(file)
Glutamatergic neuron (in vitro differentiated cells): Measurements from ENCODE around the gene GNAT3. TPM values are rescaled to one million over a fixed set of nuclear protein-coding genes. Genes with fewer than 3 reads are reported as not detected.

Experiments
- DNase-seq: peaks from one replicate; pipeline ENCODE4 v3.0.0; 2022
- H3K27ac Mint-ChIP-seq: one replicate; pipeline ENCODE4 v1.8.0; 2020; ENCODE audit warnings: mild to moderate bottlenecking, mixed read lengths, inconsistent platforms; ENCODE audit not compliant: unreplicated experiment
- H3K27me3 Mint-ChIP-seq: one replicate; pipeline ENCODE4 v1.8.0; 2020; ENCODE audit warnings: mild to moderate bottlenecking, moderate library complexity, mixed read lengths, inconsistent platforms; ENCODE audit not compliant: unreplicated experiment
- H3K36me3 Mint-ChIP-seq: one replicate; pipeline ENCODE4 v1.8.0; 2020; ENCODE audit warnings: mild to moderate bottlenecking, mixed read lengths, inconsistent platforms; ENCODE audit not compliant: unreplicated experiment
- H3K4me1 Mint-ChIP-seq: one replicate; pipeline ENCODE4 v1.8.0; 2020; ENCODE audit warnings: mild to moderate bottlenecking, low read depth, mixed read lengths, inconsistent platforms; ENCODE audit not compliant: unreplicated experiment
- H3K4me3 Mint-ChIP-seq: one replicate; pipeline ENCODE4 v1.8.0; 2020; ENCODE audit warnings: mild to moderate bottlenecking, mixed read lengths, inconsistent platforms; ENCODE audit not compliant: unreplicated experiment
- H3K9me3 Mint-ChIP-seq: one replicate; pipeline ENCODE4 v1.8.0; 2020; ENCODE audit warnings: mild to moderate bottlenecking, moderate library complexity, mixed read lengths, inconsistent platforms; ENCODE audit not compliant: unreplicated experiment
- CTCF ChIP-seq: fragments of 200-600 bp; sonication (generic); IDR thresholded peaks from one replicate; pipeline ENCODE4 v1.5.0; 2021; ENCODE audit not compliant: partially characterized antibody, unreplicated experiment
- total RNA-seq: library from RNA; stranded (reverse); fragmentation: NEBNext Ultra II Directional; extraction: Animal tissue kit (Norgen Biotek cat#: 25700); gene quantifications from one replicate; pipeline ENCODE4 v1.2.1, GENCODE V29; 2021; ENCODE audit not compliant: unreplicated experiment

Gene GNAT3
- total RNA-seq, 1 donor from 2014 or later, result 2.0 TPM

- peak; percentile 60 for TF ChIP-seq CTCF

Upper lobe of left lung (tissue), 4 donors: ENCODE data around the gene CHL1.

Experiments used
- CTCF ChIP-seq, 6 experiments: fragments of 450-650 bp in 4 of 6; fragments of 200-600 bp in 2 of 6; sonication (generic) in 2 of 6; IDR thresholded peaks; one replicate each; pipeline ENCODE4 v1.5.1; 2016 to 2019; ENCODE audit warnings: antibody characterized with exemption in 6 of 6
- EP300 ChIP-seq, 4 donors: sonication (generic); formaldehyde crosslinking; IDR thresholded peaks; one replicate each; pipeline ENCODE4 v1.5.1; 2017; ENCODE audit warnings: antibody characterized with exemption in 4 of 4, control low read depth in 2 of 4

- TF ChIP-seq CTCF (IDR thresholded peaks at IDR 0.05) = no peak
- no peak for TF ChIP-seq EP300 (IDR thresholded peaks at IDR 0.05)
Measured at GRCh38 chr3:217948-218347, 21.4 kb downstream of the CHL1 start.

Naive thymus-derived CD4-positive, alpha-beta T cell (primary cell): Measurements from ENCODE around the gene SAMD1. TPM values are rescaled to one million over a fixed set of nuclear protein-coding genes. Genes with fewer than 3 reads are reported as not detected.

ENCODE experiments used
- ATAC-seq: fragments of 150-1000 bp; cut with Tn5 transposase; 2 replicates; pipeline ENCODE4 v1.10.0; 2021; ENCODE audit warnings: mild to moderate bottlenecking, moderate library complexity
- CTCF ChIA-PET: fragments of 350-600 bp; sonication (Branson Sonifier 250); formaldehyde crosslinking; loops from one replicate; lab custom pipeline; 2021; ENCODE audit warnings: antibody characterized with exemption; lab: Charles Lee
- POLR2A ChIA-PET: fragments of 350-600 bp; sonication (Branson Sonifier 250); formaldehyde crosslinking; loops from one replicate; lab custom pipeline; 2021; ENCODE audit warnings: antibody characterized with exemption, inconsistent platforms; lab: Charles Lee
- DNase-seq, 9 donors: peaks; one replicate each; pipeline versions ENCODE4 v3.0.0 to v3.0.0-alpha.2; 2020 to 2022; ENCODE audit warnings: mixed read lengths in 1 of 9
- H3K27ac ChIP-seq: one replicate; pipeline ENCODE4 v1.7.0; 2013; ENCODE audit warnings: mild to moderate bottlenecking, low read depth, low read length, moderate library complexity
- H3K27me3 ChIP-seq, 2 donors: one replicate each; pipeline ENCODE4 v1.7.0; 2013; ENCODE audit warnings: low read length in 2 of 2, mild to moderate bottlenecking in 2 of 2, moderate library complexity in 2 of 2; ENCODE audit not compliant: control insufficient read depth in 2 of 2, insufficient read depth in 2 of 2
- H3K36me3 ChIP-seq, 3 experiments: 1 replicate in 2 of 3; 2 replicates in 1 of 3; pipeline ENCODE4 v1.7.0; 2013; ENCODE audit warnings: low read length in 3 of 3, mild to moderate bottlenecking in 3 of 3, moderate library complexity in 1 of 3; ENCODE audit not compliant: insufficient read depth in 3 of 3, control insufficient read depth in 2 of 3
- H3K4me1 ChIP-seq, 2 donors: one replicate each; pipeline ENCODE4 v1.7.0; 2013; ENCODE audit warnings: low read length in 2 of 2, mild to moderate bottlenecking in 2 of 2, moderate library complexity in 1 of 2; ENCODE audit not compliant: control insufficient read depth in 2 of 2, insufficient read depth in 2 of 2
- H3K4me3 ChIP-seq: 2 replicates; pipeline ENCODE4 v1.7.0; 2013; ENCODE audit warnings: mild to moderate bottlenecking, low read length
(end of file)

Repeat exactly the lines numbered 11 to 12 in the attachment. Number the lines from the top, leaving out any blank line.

- total RNA-seq: library from RNA; stranded (reverse); fragmentation: NEBNext Ultra II Directional; extraction: Animal tissue kit (Norgen Biotek cat#: 25700); gene quantifications from one replicate; pipeline ENCODE4 v1.2.1, GENCODE V29; 2021; ENCODE audit not compliant: unreplicated experiment

Gene GNAT3